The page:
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NC Opens School Year With More Charters And Vouchers

David T. Foster, III
Charlotte Observer

North Carolina’s education landscape looks different again this year as students prepare to head back to school.  The state now has 160 charters, including two new online charter schools.  These are public schools given more flexibility than traditional public schools. Also, the NC Supreme Court has given the go ahead to vouchers for private schools. 

WFAE’s Lisa Worf joins Morning Edition host Marshall Terry. 

MT: How many new charter schools will North Carolina have this year?

LW: Every year since the 100 school cap was lifted in 2011, a bunch of new charters have opened.  This year there will be 16 new ones, including four in Mecklenburg County.  The state’s Office of Charter Schools has had to hire more people to help oversee all the new schools.  But they’re starting this year with a staff of just six, after the division’s director and a couple others left.

MT: So those few people will be overseeing a record number of charter schools.

LW: Yes, the office does plan to hire people, but it’s a job that comes with a lot of pressure.  For one, the Senate is perpetually unhappy with charter school office because they feel its advisory group doesn’t recommend enough charter schools. And this year, the Senate is trying to extract the Office of Charter schools from the Department of Public Instruction and put it directly under the State Board of Education. 

MT: Would that change anything?

LW: It’s hard to say.  State Superintendent June Atkinson says it wouldn’t. 

MT: Enrollment is a big concern with new charters, since a school’s funding is tied to how many students it has. In the last couple years, three new charters in Charlotte closed partly because they didn’t get enough students.  How’s enrollment looking for this year?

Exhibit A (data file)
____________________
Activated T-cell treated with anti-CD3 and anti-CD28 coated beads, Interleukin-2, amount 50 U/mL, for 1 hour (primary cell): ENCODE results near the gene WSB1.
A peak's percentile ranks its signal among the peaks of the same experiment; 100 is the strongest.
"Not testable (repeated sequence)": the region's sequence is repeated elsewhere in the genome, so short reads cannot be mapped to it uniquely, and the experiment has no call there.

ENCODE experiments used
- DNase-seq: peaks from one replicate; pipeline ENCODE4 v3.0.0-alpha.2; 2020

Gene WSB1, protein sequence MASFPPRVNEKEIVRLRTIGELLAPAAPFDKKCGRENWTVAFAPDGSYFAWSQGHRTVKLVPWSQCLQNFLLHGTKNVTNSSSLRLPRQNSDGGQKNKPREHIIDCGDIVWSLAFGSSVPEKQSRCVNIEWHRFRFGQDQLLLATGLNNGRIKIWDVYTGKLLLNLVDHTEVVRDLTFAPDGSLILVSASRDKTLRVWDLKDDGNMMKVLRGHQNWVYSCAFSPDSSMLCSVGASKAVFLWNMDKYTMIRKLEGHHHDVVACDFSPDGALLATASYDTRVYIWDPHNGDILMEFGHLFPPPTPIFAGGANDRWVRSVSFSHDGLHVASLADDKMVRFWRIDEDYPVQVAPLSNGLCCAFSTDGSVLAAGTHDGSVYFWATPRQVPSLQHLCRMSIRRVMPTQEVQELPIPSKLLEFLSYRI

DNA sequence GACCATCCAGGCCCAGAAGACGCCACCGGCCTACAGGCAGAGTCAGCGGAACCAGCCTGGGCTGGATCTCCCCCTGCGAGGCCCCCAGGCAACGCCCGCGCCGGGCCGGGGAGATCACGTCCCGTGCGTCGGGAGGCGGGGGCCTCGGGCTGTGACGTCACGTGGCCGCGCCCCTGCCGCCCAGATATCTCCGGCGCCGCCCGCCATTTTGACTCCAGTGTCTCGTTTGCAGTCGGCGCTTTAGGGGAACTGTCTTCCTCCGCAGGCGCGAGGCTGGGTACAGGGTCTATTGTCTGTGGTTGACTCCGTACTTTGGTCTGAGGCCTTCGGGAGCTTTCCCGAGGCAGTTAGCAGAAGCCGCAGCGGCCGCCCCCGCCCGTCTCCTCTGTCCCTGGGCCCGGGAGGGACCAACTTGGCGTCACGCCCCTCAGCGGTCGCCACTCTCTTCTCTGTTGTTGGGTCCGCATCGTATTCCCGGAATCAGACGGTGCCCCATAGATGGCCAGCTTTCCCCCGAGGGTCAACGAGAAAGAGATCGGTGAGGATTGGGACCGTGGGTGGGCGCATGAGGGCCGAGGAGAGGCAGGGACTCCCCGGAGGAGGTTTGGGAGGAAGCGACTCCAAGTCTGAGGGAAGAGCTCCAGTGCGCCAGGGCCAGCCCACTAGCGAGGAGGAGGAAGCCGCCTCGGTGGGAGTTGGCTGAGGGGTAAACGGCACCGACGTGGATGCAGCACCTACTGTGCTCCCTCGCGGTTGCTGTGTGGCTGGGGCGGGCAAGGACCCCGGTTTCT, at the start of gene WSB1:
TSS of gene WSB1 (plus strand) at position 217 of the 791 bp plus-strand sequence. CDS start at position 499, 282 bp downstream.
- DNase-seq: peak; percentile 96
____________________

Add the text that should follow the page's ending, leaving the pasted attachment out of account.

LW: Right now it’s still somewhat of a question mark. The state doesn’t get a final number until at least the 20th day of school. But the state took the last enrollment tally in July.  And all but four of the brick-and-mortar charter schools had reached their expected enrollment then.  Those were within 75-percent of their goal, except for Stewart Creek High School in West Charlotte which takes students who have dropped out or those at risk of doing so.  But a lot could’ve change between July and now.

MT: Now, North Carolina will have something called virtual charter schools this year.

LW: Yes, these are charter schools where students take all of their classes online.  They draw students from across the state.  And they’ve been controversial, since they’ve had a high rate of students withdrawing from them in other states.  A state law created a pilot program for two online charters this year. They’re limited to 1500 students each this first year. Both of them say they’ve pretty much reached that already. 

MT: Where are their students coming from?

LW: At least one school, North Carolina Virtual Academy, reports 60-percent are from traditional public schools and 30-percent from home schools.  That home school number is important since those are students who are new to the state’s payroll this year.  Here’s the school’s director Joel Medley.   

MEDLEY: We knew we’d always be able to draw a strong number from public schools.  The home school number is low compared to what you may see nationally.  But overall, we’re quite pleased with the broad approach that we receive. 

LW: Medley used to be the head of the state’s charter school office, but took this job at the virtual school this summer. 

MT: The state offered vouchers for private schools last year, but now the program has the seal of the North Carolina Supreme Court. How many kids will be using vouchers this year?

LW: Yes, after more than a year in limbo the Supreme Court gave vouchers the go ahead.  This year about 26-hundred low-income families will use them.  That’s about double last year’s number. That breaks out to about 11-million dollars the state will spend on vouchers this year.  But it could be more. Both the House and Senate want to add another 7-million dollars to the program this year….If that ends up in the budget, the state will issue more after the start of school.

Lisa Worf traded the Midwest for Charlotte in 2006 to take a job at WFAE. She worked with public TV in Detroit and taught English in Austria before making her way to radio. Lisa graduated from University of Chicago with a bachelor’s degree in English.